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Digital Subscriptions > Prospect Magazine > Nov-18 > Policy report: The future of finance

Policy report: The future of finance

How will a post-Brexit City fit into the global economy?

Falling between three stools

As Anneliese Dodds, the shadow Treasury Minister, says overleaf, it would be a shame if Brexit led to a bonfire of financial regulation. It’s a sharp point, especially when you consider how many leading Brexiteers—Nigel Farage, Jacob Rees-Mogg, Douglas Carswell—along with the Leave campaign’s financial backers, have City backgrounds.

It’s ironic then that, as Nicky Morgan points out below, Brexit could end up weakening the City and that this would be a loss for Britain. Finance feeds business which in turn keeps the wider economy going. It’s worth remembering that Britain’s banks pay about £60bn a year in tax.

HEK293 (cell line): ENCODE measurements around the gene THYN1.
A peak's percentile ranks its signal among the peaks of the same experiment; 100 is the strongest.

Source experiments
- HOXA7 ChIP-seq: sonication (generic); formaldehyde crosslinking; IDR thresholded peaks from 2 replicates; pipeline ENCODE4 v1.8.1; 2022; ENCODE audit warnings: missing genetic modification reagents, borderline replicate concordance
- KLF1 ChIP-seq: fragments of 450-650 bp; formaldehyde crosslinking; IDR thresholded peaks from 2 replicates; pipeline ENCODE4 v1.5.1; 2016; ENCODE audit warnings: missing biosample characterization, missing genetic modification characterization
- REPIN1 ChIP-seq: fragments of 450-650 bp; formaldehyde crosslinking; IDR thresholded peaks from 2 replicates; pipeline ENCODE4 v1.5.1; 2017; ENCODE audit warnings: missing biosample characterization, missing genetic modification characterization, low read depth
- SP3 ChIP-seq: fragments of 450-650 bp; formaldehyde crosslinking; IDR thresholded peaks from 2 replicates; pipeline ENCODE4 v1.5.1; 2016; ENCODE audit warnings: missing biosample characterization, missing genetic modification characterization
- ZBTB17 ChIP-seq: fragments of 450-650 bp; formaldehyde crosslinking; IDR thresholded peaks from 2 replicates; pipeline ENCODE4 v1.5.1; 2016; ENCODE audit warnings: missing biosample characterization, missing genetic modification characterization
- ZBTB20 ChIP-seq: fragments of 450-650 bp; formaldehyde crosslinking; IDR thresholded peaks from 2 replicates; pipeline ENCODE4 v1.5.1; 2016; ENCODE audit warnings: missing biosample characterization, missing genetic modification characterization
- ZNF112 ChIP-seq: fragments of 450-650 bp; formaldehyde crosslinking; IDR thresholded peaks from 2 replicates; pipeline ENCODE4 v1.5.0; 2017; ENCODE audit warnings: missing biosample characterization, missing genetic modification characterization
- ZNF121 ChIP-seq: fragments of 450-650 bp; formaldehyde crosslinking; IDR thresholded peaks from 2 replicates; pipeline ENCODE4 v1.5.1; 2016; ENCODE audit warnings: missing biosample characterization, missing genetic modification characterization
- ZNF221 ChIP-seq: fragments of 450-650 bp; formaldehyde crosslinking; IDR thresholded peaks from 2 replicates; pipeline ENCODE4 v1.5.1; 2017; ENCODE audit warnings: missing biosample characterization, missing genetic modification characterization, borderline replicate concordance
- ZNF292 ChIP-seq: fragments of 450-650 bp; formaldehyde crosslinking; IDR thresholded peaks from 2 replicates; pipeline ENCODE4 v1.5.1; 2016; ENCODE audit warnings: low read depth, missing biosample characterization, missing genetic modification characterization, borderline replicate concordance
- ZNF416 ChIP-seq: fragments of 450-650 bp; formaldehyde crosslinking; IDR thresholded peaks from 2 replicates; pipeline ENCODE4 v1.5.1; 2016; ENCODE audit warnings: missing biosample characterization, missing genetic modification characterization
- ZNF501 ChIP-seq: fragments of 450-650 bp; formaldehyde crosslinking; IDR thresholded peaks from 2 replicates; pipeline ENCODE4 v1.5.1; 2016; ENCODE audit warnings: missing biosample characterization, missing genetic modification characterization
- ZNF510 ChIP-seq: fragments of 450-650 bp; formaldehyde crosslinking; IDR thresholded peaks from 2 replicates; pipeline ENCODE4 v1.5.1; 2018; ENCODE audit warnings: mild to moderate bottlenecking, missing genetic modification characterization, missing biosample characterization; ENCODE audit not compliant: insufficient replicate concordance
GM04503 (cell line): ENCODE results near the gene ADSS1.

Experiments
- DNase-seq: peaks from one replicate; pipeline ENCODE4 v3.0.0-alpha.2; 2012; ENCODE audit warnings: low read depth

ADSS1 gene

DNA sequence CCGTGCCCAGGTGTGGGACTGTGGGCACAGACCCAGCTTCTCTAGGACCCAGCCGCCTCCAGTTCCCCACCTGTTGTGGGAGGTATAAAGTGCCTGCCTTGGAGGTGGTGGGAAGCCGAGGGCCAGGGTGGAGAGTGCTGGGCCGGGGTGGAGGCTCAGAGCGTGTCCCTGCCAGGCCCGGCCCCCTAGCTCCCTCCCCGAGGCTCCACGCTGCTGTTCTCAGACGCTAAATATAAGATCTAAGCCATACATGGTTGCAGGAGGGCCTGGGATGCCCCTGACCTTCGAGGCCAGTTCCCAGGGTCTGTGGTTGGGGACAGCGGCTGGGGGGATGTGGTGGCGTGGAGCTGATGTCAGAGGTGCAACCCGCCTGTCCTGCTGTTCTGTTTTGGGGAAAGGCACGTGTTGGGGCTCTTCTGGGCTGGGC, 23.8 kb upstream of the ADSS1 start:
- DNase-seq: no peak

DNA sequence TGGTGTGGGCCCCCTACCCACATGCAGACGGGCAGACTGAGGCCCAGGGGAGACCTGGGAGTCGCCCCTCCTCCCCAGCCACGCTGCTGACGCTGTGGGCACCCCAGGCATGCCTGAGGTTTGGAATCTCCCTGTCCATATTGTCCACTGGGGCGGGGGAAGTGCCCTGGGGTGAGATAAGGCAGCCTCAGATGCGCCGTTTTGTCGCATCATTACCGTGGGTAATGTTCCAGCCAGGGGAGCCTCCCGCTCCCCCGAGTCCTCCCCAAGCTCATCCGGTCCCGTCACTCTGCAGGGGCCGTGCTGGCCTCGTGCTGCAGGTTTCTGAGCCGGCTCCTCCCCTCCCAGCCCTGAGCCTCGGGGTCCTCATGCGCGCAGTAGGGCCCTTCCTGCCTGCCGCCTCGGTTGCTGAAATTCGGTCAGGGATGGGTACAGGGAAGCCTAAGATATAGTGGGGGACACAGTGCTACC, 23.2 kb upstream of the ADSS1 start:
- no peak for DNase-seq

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In Prospect's November issue: Paul Collier explains how major cities in the UK will always be in the shadow of London unless capitalism is overhauled and suggests ways that we might be able to improve the situation in those communities that capitalism has left behind. Meanwhile, Steve Bloomfield asks what is going at the Foreign Office. The once great institution that was a symbol of Britain’s global power now seems to be lost and unable to explains its role. Also, Samira Shackle explores a Pakistani protest movement that is unnerving the country’s military. Elsewhere in the issue: Dahlia Lithwick suggests that the Supreme Court will struggle to retain its authority now that Brett Kavanaugh is on the bench. Philip Ball argues that DNA doesn’t define destiny as he reviews a new book by Robert Plomin. Yasmin Alibhai-Brown and Simon Heffer debate political correctness.